Oh, I know the last part of the title (Suck) isn't a very pleasant description to apply to anyone's CD cover. But, in the interest of plain old honesty, and to face our demons head on, I wanted to (again) utilize a worst case scenario that we can only improve from. And, having said that, think of the average (and not so average) recording artist's CD cover, and I'll bet you will agree that 9 out of 10 CD covers present the artist simply posing while staring straight into the camera.
And, the few artists who want to appear different, unique and diverse, simply either turn sideways, stare into deep space, or gaze downward or backward for their photo sessions. If you happen to be among the aforementioned guilty, you should realize that by *not* becoming more proactive and aggressive with the visual aspect and design of your CD cover, you are shortchanging the potential of your release from the onset, and not giving it its best possible chance for maximum success. I first began noticing this overall trend when CDs began replacing albums.
And, I believe that the difference was due, in part, to the dramatic reduction in the cover size. Consequently, I felt that both labels and artists, perhaps, decided (consciously or unconsciously) that the reduction in size did not allow enough room for visual creativity, which is not the case. But, those are only two reasons. For, I also believe that, while they may be decent to great professional music producers, I have found that most recording artists whom I encounter are amateurs, at best, in respect to marketing their releases from a visual perspective. And, it's not their fault, because 'visual' just doesn't happen to be the medium in which they work.
However, this isn't to say that they can't learn to become much better at pre-selling their releases visually. But, as an artist, perhaps, your argument is that your music is, primarily, based on the "sonic" aspect.that it will mainly be "heard" and not "seen." This is, in part, true but also consider that, generally, before your music is HEARD, it is first SEEN (unless you are sending 'plain vanilla' promotion singles to radio or handing them out at will to friends, associates, etc.).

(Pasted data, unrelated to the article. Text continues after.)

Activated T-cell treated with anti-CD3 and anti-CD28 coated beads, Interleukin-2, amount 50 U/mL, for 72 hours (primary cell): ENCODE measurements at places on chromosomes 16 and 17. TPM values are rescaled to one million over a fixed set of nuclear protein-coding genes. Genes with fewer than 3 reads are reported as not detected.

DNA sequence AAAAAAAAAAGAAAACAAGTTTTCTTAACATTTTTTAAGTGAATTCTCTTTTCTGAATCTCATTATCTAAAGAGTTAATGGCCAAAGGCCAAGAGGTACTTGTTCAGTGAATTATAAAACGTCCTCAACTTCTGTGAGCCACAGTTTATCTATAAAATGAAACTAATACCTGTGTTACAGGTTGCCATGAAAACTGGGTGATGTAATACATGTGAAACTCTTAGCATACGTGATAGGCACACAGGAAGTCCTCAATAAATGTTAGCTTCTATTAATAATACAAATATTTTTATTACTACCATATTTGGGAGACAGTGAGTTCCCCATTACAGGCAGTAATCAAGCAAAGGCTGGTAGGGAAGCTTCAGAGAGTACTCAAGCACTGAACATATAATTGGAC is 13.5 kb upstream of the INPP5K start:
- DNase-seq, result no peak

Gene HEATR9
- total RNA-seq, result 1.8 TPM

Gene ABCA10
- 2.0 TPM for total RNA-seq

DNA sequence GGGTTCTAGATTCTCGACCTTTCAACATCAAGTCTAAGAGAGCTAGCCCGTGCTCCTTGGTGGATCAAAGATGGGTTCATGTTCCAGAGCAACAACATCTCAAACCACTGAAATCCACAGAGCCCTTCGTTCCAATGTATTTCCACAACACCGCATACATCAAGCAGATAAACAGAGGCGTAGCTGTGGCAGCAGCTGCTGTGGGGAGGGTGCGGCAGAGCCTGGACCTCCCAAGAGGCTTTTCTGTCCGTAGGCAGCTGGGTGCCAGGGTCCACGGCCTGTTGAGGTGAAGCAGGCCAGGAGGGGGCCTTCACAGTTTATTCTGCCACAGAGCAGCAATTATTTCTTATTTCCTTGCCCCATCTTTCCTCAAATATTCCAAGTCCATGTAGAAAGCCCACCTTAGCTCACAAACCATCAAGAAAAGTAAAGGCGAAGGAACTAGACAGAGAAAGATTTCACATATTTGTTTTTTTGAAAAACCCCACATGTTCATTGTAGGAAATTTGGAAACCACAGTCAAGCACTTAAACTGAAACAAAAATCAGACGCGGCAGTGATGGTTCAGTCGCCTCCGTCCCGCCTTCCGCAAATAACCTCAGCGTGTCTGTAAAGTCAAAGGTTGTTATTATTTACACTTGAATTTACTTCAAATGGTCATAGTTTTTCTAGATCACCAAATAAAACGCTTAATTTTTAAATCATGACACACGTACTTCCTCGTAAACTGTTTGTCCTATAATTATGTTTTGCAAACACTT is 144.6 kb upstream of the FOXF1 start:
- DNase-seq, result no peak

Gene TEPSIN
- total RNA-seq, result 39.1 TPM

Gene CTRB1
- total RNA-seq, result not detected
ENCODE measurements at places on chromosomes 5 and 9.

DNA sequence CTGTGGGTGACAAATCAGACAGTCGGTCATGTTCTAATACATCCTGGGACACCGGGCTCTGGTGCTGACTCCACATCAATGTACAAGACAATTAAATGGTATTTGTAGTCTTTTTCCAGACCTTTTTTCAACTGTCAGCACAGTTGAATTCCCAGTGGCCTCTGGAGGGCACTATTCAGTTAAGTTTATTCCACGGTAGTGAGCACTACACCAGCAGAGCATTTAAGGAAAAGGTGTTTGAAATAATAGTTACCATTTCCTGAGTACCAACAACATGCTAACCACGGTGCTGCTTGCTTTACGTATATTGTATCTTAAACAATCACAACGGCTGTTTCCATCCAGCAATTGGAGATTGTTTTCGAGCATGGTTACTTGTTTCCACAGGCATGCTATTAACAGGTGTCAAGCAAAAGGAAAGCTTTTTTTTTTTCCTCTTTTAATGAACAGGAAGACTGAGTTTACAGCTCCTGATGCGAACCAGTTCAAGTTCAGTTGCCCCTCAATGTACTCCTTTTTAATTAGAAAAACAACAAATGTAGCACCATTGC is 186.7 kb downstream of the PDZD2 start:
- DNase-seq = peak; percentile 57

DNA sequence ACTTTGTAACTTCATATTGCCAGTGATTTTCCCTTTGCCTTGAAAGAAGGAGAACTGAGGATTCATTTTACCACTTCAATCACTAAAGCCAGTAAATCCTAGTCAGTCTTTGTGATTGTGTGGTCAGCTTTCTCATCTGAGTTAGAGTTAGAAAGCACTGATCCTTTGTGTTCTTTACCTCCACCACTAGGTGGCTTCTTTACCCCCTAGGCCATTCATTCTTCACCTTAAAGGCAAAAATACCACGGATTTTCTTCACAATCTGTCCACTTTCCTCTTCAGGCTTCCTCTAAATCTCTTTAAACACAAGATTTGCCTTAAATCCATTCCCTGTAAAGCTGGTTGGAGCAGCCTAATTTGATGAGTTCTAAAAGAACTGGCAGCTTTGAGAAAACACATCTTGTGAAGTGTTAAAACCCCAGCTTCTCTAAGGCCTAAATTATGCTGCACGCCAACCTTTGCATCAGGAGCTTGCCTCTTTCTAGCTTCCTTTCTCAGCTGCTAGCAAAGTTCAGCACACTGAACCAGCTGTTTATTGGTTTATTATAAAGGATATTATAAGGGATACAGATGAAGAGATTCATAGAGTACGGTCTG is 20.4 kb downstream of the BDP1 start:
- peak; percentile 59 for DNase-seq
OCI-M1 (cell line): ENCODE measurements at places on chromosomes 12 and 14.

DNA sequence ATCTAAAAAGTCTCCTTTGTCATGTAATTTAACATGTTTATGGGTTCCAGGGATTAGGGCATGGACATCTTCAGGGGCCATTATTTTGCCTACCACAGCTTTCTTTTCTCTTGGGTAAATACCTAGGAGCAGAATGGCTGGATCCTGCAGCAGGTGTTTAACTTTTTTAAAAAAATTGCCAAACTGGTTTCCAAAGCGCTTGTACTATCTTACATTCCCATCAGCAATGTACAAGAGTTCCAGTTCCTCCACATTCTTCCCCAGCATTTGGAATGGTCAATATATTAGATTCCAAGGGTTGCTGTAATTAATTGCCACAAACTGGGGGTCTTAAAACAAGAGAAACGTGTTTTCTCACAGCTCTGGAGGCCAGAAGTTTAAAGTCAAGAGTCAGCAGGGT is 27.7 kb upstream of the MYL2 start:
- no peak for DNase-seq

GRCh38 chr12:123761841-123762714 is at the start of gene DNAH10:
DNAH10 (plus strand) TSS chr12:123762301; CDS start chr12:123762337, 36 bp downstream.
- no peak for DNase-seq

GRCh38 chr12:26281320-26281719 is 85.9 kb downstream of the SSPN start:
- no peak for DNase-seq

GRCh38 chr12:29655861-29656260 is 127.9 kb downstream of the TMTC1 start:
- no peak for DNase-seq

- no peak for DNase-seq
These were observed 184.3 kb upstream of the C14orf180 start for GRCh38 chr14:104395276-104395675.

And, here is how: Radio: Due to added expense, most independent labels forego manufacturing 'singles' and, thus, usually send their complete retail releases out as promotion copies to the media. Hence, the radio music directors and program directors will SEE your release before they open your case to HEAR your music. And, as the MD/PD takes your CD out of its package, does it, *POW!*, hit him with a bang visually, and immediately instill deeper interest *BEFORE* he hears your music? Or does your, possibly, average to boring cover instill a blasť feeling that causes the MD/PD to presume that your music is, yet, another below average release, and is a further waste of his valuable time without giving it, at least, a listen? * Press The same thing applies to press music editors, reviewers and calendar editors as with radio personnel. Will the press personnel see a boring, posing cover and get that "Geez, here we go again" feeling, or will they assume that your lackadaisical cover will be accompanied by even more boring content, such as your bio, press release, fact sheet, etc.